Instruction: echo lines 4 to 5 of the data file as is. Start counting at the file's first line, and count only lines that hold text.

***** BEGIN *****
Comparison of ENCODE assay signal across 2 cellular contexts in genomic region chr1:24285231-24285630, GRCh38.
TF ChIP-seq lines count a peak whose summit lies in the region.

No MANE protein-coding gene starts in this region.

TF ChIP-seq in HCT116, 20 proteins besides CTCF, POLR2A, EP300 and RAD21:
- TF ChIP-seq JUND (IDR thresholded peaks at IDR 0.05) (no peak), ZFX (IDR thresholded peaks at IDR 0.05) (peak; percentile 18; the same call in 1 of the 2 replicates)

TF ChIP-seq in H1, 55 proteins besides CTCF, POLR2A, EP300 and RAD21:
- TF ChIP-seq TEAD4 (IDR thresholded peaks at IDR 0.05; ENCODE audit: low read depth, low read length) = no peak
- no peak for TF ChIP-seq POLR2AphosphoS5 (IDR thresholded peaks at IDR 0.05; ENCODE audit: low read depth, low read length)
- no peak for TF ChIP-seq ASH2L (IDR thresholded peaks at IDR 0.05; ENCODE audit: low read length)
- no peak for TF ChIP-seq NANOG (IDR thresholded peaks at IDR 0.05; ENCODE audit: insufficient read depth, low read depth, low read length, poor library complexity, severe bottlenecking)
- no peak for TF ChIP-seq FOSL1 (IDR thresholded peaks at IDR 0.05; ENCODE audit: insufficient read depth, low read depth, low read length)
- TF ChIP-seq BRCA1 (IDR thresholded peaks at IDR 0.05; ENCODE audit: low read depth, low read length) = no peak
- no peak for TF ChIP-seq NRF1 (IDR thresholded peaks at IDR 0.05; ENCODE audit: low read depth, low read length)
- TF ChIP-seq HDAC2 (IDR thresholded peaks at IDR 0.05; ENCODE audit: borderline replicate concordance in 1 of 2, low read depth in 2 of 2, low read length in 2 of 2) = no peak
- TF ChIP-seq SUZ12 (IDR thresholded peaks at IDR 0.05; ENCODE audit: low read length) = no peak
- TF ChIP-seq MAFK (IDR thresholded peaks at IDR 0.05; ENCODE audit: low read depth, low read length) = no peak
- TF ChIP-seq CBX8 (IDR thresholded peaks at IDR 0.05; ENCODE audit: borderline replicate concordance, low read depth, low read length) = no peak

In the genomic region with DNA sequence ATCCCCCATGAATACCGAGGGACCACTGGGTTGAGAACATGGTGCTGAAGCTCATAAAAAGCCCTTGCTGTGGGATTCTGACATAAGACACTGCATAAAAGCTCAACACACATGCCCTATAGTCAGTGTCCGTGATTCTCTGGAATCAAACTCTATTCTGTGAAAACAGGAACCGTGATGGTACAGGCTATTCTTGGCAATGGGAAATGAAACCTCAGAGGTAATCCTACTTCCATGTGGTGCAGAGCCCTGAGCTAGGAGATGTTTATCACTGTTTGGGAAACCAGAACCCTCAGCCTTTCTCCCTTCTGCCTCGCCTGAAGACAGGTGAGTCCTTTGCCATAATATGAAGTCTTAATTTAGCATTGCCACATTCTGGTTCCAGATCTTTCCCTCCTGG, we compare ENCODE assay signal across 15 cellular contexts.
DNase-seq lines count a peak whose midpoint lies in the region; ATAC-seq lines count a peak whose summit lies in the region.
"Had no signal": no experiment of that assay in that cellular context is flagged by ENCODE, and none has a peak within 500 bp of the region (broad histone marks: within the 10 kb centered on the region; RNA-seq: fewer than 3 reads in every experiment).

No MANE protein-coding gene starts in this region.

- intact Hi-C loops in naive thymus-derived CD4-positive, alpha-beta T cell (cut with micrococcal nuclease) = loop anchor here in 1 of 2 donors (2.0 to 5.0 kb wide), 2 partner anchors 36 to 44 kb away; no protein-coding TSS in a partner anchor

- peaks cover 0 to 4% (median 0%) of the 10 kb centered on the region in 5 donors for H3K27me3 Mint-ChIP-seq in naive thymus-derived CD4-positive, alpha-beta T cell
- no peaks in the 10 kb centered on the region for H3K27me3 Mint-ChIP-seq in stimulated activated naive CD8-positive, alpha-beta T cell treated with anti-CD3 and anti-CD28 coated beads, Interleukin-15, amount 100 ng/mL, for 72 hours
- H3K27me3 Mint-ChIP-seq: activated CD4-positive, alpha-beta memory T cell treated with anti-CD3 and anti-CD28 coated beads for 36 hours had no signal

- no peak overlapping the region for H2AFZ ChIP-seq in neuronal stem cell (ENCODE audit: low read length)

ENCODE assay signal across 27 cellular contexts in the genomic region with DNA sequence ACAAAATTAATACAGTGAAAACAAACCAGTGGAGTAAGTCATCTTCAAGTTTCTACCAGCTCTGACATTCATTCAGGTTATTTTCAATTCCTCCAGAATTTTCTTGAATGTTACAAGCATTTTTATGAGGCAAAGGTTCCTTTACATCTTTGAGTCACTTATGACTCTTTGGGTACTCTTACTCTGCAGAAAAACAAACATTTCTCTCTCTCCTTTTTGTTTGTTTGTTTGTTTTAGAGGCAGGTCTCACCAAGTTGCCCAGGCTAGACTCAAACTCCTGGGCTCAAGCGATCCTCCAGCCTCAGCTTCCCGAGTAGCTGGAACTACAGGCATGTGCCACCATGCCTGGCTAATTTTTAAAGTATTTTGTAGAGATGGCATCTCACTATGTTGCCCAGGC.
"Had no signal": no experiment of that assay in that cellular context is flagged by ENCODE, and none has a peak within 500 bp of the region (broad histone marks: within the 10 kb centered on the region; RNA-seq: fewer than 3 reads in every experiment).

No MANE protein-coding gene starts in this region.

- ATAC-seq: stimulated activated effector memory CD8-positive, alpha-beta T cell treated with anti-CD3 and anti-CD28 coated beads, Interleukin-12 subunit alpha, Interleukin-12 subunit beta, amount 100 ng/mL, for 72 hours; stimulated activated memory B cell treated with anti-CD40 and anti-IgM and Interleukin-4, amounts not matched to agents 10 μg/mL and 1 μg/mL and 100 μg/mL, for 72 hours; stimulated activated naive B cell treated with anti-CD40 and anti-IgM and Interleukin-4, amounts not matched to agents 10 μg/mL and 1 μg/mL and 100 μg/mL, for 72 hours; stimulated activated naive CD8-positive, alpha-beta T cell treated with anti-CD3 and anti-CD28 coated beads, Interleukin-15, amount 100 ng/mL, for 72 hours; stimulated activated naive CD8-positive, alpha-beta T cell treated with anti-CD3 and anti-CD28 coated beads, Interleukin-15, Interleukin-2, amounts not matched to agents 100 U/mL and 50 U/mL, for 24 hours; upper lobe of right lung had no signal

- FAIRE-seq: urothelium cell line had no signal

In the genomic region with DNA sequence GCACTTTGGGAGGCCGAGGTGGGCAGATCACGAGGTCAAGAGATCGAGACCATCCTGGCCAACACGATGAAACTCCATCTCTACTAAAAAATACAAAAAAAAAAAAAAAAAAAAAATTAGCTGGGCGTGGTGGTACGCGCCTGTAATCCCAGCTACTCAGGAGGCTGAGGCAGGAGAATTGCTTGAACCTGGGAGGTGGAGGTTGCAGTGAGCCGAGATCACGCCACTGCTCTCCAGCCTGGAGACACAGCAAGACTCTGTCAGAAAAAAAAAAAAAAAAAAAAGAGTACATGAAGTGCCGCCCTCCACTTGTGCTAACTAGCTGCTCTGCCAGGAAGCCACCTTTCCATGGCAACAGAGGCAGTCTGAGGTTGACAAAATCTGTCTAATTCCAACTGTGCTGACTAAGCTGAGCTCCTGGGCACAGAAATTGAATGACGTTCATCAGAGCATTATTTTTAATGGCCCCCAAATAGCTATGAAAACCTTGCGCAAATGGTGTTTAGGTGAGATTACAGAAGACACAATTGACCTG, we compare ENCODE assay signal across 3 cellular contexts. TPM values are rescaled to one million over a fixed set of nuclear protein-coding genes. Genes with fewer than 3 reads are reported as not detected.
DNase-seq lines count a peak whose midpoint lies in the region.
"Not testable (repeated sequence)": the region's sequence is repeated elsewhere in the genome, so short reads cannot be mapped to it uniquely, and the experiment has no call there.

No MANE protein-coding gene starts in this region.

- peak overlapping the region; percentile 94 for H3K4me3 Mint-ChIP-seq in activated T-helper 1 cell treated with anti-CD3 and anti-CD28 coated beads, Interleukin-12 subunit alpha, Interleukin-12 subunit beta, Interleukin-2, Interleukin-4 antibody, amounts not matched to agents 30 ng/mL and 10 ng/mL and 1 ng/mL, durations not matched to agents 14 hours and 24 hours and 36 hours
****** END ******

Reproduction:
TF ChIP-seq in HCT116, 20 proteins besides CTCF, POLR2A, EP300 and RAD21:
- TF ChIP-seq JUND (IDR thresholded peaks at IDR 0.05) (no peak), ZFX (IDR thresholded peaks at IDR 0.05) (peak; percentile 18; the same call in 1 of the 2 replicates)